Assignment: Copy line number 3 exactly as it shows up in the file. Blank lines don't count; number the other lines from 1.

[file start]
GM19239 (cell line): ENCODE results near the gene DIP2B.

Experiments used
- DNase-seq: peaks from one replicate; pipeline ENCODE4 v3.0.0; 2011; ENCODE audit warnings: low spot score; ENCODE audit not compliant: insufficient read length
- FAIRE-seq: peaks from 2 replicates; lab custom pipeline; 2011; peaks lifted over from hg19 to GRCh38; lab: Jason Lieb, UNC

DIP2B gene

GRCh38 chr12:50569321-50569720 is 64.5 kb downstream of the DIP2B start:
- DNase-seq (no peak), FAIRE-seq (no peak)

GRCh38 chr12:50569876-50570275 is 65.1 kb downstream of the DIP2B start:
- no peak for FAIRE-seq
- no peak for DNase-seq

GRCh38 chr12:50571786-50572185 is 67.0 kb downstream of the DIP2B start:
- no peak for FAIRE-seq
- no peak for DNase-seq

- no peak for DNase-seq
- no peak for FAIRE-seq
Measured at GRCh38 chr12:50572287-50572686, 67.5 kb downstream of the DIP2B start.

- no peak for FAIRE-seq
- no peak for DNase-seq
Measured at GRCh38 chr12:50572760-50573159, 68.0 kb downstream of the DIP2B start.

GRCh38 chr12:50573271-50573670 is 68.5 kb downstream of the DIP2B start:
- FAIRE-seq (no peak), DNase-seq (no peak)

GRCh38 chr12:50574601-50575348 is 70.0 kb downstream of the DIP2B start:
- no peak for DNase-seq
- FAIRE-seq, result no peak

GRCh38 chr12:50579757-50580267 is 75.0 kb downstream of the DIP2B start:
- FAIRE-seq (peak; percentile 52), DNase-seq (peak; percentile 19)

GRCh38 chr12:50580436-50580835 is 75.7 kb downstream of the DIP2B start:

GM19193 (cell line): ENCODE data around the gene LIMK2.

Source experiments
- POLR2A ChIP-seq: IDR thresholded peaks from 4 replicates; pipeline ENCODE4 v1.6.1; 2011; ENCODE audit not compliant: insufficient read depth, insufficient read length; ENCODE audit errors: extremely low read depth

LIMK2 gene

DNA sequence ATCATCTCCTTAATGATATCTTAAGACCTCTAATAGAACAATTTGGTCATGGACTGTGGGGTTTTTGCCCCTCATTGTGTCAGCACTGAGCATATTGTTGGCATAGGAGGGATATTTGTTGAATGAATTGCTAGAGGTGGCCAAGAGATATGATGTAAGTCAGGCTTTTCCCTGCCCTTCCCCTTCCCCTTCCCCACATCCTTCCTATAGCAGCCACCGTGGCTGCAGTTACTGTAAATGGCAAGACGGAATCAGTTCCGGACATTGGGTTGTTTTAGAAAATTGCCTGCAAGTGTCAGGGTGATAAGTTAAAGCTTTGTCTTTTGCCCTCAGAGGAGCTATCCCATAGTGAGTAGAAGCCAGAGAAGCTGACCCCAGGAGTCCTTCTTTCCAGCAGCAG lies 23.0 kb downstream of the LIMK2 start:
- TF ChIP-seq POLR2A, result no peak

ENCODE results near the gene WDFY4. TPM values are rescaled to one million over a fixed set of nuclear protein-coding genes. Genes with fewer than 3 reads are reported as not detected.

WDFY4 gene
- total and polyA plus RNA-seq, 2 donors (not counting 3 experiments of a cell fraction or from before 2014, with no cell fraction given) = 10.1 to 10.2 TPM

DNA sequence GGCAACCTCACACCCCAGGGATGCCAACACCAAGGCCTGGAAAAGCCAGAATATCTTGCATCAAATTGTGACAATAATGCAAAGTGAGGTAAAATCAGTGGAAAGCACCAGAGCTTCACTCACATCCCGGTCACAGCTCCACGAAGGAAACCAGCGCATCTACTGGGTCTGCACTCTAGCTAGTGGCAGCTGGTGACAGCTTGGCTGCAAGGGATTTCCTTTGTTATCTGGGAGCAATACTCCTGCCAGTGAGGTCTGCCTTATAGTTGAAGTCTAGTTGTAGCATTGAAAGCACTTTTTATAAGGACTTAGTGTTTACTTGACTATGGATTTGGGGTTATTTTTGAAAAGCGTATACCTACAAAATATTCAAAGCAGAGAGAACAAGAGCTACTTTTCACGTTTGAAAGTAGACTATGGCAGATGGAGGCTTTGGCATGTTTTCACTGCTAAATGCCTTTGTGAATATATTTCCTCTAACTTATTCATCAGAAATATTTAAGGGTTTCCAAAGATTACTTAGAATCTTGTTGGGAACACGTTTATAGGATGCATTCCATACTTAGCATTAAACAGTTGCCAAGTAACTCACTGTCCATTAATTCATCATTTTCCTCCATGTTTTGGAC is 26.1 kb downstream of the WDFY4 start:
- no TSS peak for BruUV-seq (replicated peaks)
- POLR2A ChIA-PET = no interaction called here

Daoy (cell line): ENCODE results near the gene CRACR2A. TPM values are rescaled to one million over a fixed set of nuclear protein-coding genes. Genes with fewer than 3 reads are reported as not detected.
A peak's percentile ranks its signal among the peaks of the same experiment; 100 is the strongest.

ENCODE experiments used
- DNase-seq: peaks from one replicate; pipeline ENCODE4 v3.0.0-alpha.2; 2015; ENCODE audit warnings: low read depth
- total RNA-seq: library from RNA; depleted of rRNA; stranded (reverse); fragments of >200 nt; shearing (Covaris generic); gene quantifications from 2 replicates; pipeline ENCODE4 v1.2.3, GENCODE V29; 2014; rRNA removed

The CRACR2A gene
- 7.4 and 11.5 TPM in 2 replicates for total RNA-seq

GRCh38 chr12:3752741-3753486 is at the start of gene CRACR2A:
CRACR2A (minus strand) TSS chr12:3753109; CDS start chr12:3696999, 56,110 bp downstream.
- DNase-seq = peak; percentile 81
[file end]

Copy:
- DNase-seq: peaks from one replicate; pipeline ENCODE4 v3.0.0; 2011; ENCODE audit warnings: low spot score; ENCODE audit not compliant: insufficient read length